Let me tell you about my day with Dali! Last week, my good friend Pam, from Ft. Worth, Texas came to visit. It was her first trip here to our home and we aimed to make it a big visit—Texas and Florida style!
One of the places we visited was the Dali Museum in St. Petersburg, only an hour from our home. What a spectacular destination. The building alone is stunning with ocean views and a waterfront setting. The building features a large glass entryway and skylight made of 1.5 inch thick glass.
The remaining walls are composed of 18-inch thick concrete, designed to protect the collection from hurricanes.
The museum is a dizzying array that includes one of the largest collections of Salvador Dali’s works. 96 oil paintings, over 100 watercolors and drawings, 1,300 graphics, photographs, sculptures and objets d’art are on display.
Here are 2 shots I took of the “Enigma”, the glass entryway is 75 feet tall and encompasses this spiral staircase. It is just amazing.
I would have been delighted just to dillydally at the Dali for several days. Why? Simply…Dali was so inspiring!
Here are a couple of highlights that gave me a better view of art and in particular an artist’s life:
- Dali’s work was so, so varied. Just going through the galleries of the 96 paintings, I was astonished at the range of style, subject matter and methods, from oil painting to sculpture. Here is a very tiny portrait of his wife and muse Gala, painted on olive wood. It’s just 3 7/16 inches x 2 5/8 inches, but so full of the intimacy of her character. The golden light infused throughout that tiny painting speaks of Dali’s love for her.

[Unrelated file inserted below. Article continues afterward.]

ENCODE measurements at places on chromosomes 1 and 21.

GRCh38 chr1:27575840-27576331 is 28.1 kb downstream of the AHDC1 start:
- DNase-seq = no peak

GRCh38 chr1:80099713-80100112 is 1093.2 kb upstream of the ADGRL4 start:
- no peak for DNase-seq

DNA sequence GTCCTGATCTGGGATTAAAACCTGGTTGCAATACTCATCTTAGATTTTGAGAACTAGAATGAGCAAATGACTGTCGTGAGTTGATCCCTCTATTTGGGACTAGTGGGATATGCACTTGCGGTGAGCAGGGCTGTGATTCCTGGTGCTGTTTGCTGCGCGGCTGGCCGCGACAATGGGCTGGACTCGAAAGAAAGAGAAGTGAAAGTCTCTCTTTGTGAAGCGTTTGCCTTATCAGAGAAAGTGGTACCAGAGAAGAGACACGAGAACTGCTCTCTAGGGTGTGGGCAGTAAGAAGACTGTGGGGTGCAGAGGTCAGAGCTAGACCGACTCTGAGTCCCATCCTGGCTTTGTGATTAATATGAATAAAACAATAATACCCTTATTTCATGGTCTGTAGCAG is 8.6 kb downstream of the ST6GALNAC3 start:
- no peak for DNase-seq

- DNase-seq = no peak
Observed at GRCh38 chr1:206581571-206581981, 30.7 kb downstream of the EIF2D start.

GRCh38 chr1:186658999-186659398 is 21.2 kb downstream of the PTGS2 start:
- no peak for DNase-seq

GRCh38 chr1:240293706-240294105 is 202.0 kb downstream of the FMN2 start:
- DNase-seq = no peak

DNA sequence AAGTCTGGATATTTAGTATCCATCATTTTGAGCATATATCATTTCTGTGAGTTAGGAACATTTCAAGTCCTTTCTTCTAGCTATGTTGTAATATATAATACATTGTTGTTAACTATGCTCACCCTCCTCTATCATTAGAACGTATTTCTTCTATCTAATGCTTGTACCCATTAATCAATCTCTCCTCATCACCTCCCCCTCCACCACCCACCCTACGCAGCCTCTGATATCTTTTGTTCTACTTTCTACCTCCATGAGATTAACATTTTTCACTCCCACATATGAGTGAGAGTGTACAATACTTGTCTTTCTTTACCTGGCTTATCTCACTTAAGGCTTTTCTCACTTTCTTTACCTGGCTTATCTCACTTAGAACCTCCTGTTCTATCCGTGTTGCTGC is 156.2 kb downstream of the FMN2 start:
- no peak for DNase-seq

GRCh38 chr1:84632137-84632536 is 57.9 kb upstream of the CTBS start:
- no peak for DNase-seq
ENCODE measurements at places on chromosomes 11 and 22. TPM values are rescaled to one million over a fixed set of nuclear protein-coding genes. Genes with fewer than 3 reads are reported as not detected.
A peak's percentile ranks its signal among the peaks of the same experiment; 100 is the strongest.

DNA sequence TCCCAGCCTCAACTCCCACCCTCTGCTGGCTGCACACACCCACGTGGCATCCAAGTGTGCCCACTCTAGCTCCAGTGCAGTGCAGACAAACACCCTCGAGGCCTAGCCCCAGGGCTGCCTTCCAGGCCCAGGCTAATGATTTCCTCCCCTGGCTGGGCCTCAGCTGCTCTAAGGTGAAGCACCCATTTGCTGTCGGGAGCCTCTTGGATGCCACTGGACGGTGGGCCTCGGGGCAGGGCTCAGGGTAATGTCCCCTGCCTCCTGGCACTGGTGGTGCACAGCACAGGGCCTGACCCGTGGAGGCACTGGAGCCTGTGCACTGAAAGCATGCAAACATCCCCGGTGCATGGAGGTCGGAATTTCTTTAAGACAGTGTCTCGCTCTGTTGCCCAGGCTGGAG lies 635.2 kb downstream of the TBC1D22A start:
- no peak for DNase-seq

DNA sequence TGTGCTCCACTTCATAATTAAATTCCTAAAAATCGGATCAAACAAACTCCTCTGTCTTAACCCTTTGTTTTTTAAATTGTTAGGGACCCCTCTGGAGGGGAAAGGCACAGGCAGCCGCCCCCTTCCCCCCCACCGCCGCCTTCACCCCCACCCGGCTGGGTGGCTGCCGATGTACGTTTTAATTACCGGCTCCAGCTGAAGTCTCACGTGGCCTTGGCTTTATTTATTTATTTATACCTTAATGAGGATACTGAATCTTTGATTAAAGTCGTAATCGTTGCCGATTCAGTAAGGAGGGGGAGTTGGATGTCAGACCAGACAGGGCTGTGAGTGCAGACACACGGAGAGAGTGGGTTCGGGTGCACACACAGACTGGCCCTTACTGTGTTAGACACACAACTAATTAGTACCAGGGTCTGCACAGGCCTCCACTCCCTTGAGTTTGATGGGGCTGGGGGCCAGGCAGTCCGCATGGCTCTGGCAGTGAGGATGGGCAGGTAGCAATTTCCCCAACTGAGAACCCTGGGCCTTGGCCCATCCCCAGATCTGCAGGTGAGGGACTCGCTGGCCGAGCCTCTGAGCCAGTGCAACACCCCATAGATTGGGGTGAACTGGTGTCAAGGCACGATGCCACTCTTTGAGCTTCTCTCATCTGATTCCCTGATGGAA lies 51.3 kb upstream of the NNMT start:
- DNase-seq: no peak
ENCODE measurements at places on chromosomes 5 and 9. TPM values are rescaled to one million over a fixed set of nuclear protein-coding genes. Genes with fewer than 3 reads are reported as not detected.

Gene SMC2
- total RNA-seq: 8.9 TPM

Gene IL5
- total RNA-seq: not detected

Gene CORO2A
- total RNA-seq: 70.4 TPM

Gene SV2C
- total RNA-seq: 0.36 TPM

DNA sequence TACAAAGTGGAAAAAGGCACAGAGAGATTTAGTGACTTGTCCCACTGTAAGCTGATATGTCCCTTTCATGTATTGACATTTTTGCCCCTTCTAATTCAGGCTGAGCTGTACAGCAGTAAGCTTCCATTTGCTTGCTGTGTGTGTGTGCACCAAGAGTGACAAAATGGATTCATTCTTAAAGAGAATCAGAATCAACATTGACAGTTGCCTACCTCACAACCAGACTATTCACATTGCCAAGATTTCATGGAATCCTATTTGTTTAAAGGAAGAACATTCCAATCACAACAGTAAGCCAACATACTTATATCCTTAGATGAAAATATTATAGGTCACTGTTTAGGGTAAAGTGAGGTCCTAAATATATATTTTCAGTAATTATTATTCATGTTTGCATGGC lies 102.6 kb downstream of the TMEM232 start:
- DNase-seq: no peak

- Dali’s work reflected different passages and phases of his life. While Dali is best known for his strange and unusual surrealistic paintings like The Persistence of Memory, completed in 1931. In later years he explored his interest in Christ, the Catholic church and Spanish history. Here in The Discovery of America by Christopher Columbus, you can see in this gigantic work (161 1/2 inches x 122 1/8 inches, that’s approximately 13.46 feet by 10.18 feet!) a fusion of religious symbols and Dali’s love for his homeland, Catalonia
- Dali’s paintings showed master craftsmanship and a strong foundation in the history of art. As I viewed his portrait of his Aunt Tieta, I was struck by how impressionistic this portrayal is, fractured light that is so reminiscent of Renoir’s work. There are many paintings of Dali’s that allude to the great and early masters, but are refreshingly different. It is like he took an earlier idea and masterfully stamped his own imprimatur, that turns it all upside down and inside out and makes it only Dali’s.
- Dali’s work was insightful and intriguing. He teases us with images that are so unusual! He stares out at us with unvarnished frankness, putting himself right in the allegory of The Ecumenical Council painting. Here he assumes the pose of another famous Spanish painter Velazquez.
Dali was personal. His painting reflected his life and gives us a glimpse of his inner thoughts and ideas. He makes us think. Here in the Portrait of My Dead Brother (69 x 69 in) he explores optical illusions, his dead mother (portrayed as a The Vulture), the dark cherries creating the image of his brother. There on the bottom left you can also see Dali’s homage to Millet’s L’Angelus.
There is so much more to see, I encourage you to visit this fascinating museum. But you don’t have to be in St. Petersburg, Florida to visit the Dali Museum, you can also take a wonderful virtual tour.
It’s good to be inspired; it enables us to be an inspiration to others. Where have you found inspiration lately?